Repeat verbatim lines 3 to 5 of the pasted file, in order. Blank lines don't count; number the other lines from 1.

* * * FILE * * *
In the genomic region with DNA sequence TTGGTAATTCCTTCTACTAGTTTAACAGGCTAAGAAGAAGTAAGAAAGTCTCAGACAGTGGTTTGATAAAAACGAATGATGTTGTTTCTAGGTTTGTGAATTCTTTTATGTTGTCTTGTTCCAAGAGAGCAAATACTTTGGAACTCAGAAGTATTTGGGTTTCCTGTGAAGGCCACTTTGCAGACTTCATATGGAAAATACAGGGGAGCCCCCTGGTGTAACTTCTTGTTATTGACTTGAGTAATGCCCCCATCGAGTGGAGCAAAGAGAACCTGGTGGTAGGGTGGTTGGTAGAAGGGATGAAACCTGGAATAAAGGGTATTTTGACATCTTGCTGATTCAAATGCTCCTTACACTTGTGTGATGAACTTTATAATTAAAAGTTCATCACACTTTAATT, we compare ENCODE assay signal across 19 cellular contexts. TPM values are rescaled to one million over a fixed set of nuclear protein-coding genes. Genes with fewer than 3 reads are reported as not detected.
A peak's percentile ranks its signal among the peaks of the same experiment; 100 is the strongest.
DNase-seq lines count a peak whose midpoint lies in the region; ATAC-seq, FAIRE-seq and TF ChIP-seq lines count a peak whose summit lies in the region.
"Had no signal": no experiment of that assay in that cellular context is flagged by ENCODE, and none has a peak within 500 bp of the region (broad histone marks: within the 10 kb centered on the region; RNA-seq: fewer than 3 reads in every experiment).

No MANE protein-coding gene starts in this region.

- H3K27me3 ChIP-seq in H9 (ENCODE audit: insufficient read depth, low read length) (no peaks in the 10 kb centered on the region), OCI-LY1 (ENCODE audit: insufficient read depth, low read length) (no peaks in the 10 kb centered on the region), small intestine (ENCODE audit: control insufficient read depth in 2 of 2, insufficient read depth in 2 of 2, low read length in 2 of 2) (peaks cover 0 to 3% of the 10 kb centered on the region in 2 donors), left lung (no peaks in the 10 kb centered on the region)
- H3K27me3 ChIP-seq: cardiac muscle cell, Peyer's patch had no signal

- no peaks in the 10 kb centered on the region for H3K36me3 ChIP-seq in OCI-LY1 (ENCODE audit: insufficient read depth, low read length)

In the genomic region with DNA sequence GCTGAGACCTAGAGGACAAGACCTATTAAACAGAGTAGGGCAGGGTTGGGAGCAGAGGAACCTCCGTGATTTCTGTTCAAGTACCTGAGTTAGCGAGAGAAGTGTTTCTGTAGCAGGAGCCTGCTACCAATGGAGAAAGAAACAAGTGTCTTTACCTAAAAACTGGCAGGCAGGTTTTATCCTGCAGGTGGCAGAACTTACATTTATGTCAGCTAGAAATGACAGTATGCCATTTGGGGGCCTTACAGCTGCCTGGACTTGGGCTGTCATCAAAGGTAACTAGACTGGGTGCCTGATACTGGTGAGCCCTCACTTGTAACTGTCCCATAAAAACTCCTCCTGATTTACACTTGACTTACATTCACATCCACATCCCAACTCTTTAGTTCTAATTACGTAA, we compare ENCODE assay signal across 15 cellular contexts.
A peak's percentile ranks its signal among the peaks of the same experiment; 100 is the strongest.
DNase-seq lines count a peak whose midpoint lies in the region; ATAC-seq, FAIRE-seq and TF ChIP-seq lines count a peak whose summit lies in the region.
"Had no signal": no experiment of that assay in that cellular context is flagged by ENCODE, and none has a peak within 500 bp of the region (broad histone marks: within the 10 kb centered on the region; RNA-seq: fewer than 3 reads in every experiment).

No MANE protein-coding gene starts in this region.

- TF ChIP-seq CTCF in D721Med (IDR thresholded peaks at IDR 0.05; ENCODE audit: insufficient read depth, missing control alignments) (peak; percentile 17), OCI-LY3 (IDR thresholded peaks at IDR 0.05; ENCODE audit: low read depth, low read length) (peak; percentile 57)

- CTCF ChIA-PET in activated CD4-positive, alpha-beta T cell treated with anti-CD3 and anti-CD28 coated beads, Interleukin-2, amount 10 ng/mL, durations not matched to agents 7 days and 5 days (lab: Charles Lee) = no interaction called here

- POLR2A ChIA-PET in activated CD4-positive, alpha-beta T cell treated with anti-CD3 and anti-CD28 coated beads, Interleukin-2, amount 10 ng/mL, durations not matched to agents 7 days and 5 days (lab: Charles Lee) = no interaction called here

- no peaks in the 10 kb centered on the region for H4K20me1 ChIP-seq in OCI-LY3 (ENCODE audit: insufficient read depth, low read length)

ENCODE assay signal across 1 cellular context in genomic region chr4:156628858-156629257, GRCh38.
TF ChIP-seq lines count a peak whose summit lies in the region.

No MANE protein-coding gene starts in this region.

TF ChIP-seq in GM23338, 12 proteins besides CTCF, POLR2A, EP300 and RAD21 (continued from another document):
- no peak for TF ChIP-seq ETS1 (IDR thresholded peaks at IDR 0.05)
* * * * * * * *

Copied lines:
DNase-seq lines count a peak whose midpoint lies in the region; ATAC-seq, FAIRE-seq and TF ChIP-seq lines count a peak whose summit lies in the region.
"Had no signal": no experiment of that assay in that cellular context is flagged by ENCODE, and none has a peak within 500 bp of the region (broad histone marks: within the 10 kb centered on the region; RNA-seq: fewer than 3 reads in every experiment).

No MANE protein-coding gene starts in this region.